Capital Area Food Bank’s New Partnership with Rideshare Company Makes Donating Food During the Holidays Uber-easy

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The Washington Metro area's largest hunger-relief organization, the Capital Area Food Bank, embarks on a new partnership with the popular ridesharing service Uber to help streamline transportation of food donations and volunteers, and to help raise awareness of hunger in the region.

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This innovative partnership solves a bottleneck and will help us get thousands of small donations to children, seniors and families who need them.

The Capital Area Food Bank, the region’s largest hunger-relief organization, has partnered with Uber, the rising ridesharing company to help get food to children, seniors and families during the holiday rush.

“Hunger is at all time high in the DC area with more than 700,000 people in need,” said Nancy Roman, President and CEO of the Captial Area Food Bank. “This innovative partnership solves a bottleneck and will help us get thousands of small donations to children, seniors and families who need them.”

Here’s how it works: Uber will provide first-time riders who use the promo code “CAFB” a free ride of up to $25 to one of the CAFB’s donation locations.

She said this gives donors who want to help, but who either don’t drive, or can’t get to and from the organizations’ facility in Northeast Washington – a way to contribute much needed canned goods. Roman said the organization needs tuna, canned chicken, beans and fruit in its own juice.

In addition, Uber will contribute $5 – the equivalent of 12 meals – to the food bank for every first-time rider who enters the promo code. With just a few taps on a smartphone, transportation for food drive or volunteer initiatives can be left to the professionals. It’s a win-win for all parties involved. The food bank can dedicate its transportation resources to moving the 42 million pounds of food it distributes annually to the community, and the folks who want to help solve hunger but lack transportation can do so more conveniently.

The partnership with Uber will make a huge impact on the CAFB by getting more food into the community, moving more volunteers to sort and pack food, and freeing up limited food bank resources to focus on hunger relief initiatives. Right now, over 100 schools, businesses and individuals are planning food drives; and in November and December alone, over 5,000 people will volunteer at one of the CAFB’s two locations in the District and Northern Virginia. With CAFB providing 35 million meals to over 500 food assistance partners in the District, Maryland and Northern Virginia, any extra help can make a big difference.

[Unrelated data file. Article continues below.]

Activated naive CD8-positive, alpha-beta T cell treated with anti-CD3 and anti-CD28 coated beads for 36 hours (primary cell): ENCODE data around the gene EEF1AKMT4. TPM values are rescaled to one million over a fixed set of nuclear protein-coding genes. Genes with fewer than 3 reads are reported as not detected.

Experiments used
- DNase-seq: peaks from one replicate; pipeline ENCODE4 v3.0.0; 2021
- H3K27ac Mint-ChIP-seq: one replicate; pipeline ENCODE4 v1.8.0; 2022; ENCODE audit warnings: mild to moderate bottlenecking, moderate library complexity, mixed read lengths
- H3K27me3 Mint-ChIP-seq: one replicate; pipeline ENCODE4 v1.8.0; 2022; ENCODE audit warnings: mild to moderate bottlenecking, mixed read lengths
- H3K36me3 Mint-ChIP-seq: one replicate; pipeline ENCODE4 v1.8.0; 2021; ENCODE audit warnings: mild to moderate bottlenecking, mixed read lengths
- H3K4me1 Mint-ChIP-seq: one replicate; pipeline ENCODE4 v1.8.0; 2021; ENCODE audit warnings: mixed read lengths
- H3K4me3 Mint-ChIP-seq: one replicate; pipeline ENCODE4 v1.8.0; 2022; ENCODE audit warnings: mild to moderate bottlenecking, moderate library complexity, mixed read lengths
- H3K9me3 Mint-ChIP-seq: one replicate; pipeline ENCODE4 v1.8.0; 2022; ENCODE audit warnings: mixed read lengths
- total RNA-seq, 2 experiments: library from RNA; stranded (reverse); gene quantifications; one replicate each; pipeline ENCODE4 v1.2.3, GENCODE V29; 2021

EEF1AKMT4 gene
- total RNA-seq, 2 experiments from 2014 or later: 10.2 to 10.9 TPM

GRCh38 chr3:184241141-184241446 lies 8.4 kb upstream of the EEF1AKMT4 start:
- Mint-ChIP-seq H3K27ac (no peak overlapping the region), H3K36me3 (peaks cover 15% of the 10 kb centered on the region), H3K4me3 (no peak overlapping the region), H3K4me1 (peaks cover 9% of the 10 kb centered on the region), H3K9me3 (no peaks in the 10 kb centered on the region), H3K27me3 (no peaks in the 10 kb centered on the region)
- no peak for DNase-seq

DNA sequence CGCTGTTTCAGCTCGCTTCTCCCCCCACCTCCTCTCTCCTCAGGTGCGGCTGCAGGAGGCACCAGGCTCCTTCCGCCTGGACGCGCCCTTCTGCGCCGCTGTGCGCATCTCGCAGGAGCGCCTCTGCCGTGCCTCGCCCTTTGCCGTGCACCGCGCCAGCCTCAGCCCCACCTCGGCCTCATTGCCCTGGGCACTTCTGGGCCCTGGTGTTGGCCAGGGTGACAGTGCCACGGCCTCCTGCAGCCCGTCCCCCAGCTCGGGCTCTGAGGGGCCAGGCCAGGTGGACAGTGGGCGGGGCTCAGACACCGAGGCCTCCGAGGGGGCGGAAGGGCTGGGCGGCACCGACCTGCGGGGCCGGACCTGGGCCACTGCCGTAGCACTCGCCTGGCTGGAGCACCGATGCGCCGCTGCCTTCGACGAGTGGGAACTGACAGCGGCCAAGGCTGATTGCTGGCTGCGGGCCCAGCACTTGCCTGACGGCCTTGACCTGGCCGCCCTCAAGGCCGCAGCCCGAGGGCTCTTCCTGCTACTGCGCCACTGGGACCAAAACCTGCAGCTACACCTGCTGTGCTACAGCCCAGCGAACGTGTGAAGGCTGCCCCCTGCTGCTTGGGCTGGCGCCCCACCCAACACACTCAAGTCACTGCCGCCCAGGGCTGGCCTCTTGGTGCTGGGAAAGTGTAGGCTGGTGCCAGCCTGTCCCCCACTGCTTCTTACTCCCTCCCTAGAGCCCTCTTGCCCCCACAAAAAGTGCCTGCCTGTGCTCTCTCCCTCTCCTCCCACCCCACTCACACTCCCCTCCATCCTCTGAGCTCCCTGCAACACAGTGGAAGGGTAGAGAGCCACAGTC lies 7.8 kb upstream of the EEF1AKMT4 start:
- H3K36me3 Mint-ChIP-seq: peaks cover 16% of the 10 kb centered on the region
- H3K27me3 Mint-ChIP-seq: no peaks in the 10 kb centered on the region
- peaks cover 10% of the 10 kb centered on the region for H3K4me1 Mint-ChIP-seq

The Capital Area Food Bank has been addressing hunger in the Washington metro area since 1980. The Uber partnership is just one example of how the food bank utilizes innovative approaches to solving hunger.

About the Capital Area Food Bank
The Capital Area Food Bank is the largest hunger relief organization in the Washington metro area serving over 530,000 people through direct food distribution programs and a network of 500 partner agencies. This year, the Capital Area Food Bank distributed 42 million pounds of food – the equivalent of 35 million meals – including 17.5 million pounds of fresh fruits and vegetables. A member of Feeding America, CAFB takes a comprehensive approach to addressing hunger by increasing access to nutritious food, initiating change through skill-building and advocacy, and creating sustainability with outreach and training for those at risk of hunger. To learn more, visit: http://www.capitalareafoodbank.org, or find the Capital Area Food Bank on Facebook at facebook.com/ CapitalAreaFoodBank, and Twitter at @foodbankmetrodc.

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Shamia Holloway
Capital Area Food Bank
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